Selected as one of “10 Virtualization Startups Getting Attention Right Now,” Intigua “uses virtual containers to speed provisioning and updating of agents” which enables “the software-defined data center (SDDC) and setting up organizations for IT-as-a-service (ITaaS)” and also “improves uptime, performance and security.”
Hason, Intigua’s CEO, has very specific ideas about what makes a successful start-up culture. He places a high value on hiring people who work hard and are mature. But the most interesting value is Hason’s emphasis on “keeping it real.”
Intigua “virtualizes the management layer” of enterprise infrastructure and assists in the transition of critical applications to cloud infrastructure and the management of their performance.
In the same way that VMware and other firms have reduced costs for customers — by enabling more efficient use of servers, storage and networking resources — Intigua aims to take the virtualization concept to the “management layer,” CEO and co-founder Shimon Hason said in an interview. “Management today is fragile, fragmented and manual,” Hason said. “It goes against all the principles of the cloud, where you want to do things in a self-service, automated way.”
According to SC Magazine, a top publication covering IT security, Intigua is the “proverbial right thing in the right place at the right time” that “has a positive impact on performance, manageability and security in the virtual world” and an “innovative solution to a very real problem.”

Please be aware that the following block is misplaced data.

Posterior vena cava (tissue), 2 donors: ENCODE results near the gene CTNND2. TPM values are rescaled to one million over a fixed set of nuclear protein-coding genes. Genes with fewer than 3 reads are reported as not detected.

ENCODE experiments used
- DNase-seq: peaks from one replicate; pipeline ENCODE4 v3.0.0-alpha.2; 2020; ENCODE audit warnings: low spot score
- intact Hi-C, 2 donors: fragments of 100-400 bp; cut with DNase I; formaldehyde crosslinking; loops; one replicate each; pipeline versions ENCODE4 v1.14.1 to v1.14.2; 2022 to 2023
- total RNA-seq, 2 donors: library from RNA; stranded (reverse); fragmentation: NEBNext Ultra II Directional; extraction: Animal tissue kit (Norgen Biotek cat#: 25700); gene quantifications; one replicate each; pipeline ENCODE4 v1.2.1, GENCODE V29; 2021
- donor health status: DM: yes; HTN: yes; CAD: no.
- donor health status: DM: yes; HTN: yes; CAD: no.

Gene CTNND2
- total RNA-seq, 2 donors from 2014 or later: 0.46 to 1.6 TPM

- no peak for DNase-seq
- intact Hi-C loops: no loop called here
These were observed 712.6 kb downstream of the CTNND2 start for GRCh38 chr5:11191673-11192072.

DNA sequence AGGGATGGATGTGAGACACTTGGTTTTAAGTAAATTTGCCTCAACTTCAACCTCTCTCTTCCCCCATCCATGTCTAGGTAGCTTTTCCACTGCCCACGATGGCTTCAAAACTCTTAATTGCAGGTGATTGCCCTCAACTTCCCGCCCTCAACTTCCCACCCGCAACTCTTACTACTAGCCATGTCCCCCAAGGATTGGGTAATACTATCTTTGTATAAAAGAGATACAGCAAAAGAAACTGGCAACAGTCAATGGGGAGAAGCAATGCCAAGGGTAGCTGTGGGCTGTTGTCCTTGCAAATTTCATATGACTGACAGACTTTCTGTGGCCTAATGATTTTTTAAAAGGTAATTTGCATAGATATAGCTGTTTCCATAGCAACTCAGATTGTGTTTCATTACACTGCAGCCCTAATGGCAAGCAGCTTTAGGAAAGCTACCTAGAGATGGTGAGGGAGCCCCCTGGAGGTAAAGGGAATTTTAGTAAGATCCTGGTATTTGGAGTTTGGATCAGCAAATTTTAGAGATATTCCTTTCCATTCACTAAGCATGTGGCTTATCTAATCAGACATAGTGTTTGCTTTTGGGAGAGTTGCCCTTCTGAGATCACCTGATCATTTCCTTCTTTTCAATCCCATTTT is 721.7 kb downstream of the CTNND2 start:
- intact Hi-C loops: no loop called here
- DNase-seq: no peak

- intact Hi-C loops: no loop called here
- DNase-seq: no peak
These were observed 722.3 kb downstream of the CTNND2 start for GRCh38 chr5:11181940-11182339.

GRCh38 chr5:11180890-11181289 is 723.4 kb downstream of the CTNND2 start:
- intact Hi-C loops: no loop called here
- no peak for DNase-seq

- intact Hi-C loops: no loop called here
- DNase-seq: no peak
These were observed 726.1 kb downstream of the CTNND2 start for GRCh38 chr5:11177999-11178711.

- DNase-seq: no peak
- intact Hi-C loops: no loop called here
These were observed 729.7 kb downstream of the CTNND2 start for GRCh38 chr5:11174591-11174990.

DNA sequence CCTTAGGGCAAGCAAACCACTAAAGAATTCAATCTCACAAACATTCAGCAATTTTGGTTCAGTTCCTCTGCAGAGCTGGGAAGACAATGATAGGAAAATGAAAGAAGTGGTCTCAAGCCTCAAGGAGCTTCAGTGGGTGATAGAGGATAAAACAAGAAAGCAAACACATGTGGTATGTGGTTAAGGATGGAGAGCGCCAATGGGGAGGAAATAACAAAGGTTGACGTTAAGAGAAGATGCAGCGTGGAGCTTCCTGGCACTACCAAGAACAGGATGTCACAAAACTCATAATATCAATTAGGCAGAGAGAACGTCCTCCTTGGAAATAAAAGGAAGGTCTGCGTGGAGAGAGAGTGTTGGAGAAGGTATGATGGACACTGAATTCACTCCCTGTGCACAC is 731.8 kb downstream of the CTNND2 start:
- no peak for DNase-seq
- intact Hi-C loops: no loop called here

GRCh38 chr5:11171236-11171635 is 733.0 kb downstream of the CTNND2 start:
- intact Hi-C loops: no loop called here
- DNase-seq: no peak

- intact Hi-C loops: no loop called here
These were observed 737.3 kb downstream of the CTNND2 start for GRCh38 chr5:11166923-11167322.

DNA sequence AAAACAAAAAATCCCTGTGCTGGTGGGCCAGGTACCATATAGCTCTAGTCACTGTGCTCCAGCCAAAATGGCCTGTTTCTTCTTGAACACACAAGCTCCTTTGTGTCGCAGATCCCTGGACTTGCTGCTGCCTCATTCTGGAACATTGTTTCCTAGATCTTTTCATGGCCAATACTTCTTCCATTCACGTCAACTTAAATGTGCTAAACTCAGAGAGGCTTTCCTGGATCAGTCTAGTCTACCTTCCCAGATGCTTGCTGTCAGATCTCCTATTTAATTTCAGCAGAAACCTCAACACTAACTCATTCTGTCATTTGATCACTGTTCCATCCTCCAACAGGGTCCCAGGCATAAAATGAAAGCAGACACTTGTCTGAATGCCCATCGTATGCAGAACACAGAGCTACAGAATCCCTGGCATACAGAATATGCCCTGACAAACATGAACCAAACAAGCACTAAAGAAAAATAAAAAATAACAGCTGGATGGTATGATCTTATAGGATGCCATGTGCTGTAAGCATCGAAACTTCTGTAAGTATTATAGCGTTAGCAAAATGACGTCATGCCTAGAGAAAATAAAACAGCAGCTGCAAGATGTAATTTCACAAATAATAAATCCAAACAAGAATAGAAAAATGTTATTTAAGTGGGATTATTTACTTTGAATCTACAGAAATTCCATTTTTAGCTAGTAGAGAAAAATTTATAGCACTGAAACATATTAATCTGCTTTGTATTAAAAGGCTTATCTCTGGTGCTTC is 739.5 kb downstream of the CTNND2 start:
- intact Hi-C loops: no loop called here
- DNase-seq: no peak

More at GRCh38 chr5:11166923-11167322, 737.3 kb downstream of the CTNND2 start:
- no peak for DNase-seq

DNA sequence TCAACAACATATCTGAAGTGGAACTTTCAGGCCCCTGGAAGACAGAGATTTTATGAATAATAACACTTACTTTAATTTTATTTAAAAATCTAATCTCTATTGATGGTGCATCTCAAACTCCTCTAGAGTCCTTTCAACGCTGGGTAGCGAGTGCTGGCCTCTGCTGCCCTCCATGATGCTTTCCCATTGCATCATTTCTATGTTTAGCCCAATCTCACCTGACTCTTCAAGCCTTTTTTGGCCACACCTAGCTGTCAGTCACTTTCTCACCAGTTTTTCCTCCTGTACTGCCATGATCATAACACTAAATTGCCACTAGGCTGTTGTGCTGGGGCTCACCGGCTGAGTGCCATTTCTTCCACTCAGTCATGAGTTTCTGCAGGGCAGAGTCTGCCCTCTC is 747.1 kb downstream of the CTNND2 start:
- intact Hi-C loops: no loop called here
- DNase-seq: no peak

Since my early involvement with virtualization (VMware founding partner in 2003), it isn’t often that an emerging technology looks like a real game changer. Many new products try to solve a problem that customers don’t have or the problem is not significant enough to motivate a change. Rarely do we see a new product address a problem for the first time or in a very different and compelling way.
Intigua’s software virtualizes and containerizes management agents, which improves management and security. ”I’ve never seen anything like this,” one judge said.
First solution to virtualize enterprise management tools and provide fully automated way to use them from centralized console — across cloud/virtual/physical environments — without performance impact or operational overhead of installed agents. – See more at: http://www.intigua.com/press/in-the-media/#sthash.J4nbiWKG.dpuf
Intigua has an appropriately sized war chest, a well-credentialed team and a provocative pitch. An enthusiastic recommendation from a tricky early customer certainly doesn’t hurt its case.
Managing tens of thousands of agents throughout their lifecycle – from installation through upgrades and ongoing troubleshooting – is a massive and costly operational drain. As companies implement cloud infrastructures, where VMs get spun up and down at furious speeds, it will be virtually impossible to manage business-critical applications using traditional agent-based solutions.
Newton, Mass-based Intigua Platforms has launched a new platform that virtualizes the management layer (not just VMs) and applies the concept of virtualization to management agents.
Imagine that all your agents across solutions could be managed, even orchestrated, from one console … There are many more potential benefits to virtualized agents including ensuring better compliance, more fully automated provisioning, and painless agent updating. – See more at: http://www.intigua.com/press/in-the-media/#sthash.J4nbiWKG.dpuf